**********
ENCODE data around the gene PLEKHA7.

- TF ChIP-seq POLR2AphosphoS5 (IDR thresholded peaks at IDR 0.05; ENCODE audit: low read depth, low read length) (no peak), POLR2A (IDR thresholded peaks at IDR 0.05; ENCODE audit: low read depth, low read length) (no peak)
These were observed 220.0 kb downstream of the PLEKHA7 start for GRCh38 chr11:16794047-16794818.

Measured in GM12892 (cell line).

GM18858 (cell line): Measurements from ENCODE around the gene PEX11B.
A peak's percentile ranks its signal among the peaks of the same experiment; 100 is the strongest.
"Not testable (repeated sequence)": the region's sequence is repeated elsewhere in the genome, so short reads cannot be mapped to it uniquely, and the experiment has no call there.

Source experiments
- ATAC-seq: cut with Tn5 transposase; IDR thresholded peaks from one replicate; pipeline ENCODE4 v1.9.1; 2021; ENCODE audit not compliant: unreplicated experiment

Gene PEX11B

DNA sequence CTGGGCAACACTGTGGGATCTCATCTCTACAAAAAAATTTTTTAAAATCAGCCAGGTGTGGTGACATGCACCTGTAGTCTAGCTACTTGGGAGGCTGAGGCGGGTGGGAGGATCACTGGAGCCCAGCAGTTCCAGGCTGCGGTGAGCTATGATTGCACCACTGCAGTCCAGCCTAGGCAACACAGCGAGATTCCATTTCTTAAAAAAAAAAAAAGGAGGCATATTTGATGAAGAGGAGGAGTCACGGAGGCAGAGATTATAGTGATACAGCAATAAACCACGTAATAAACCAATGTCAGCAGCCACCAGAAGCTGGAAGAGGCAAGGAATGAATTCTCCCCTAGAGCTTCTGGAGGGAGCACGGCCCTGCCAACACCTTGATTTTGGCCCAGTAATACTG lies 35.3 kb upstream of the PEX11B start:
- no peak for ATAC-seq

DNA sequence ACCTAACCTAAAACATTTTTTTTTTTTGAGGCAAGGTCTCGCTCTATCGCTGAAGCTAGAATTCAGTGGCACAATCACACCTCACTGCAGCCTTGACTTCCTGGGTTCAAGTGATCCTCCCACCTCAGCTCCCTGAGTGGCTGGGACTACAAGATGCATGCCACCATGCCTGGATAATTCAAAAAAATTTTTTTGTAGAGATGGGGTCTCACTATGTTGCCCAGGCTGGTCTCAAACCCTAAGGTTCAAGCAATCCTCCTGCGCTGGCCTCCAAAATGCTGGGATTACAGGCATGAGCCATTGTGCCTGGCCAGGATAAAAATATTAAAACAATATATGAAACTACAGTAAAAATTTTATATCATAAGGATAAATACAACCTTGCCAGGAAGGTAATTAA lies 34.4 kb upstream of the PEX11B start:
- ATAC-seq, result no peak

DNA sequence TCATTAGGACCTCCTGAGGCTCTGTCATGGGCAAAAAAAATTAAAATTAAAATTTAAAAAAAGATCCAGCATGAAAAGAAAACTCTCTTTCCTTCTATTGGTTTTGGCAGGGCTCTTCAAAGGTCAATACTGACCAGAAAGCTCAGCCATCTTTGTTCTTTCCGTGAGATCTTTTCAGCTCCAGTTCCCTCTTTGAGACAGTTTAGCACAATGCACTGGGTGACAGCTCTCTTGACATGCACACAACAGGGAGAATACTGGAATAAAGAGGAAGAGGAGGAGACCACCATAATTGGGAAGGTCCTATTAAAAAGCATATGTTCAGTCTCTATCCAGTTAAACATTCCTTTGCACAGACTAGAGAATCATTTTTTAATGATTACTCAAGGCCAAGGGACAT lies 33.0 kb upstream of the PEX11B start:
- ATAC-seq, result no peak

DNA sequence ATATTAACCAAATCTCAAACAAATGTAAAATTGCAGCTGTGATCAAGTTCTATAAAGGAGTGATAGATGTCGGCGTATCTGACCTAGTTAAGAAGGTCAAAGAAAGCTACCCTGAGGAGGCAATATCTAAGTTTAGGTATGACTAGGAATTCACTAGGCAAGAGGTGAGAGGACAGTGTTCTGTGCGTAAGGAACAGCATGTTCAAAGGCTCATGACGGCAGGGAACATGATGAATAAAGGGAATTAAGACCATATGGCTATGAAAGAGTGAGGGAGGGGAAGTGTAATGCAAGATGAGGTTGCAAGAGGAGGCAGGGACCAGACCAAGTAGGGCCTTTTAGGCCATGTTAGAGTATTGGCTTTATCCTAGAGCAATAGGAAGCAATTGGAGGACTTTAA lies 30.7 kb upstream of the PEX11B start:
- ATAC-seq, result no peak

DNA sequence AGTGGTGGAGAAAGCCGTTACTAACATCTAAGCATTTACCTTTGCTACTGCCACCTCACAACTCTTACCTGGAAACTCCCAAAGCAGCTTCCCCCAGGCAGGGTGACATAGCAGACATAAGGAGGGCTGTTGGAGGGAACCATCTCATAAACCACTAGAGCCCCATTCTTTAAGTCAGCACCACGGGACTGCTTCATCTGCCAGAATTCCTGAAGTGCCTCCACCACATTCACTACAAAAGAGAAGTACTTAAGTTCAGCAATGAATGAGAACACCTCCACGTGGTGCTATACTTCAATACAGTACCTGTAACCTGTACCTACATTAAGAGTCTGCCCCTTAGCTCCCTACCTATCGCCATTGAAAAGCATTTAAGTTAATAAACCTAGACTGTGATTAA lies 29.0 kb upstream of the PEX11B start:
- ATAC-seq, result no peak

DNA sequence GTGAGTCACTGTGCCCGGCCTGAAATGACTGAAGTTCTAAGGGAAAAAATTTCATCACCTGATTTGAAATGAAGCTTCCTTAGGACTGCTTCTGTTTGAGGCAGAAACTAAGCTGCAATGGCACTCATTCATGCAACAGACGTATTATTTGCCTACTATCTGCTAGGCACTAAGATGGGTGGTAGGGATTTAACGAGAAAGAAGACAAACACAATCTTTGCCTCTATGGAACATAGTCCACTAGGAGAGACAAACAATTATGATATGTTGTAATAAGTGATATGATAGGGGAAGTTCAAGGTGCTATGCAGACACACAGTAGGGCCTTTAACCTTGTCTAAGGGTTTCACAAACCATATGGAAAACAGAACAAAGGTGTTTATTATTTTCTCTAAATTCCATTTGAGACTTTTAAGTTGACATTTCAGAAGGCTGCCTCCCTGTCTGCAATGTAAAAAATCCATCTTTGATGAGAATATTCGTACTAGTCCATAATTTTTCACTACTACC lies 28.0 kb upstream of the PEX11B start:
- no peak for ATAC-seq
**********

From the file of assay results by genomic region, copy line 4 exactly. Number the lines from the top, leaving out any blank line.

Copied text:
Measured in GM12892 (cell line).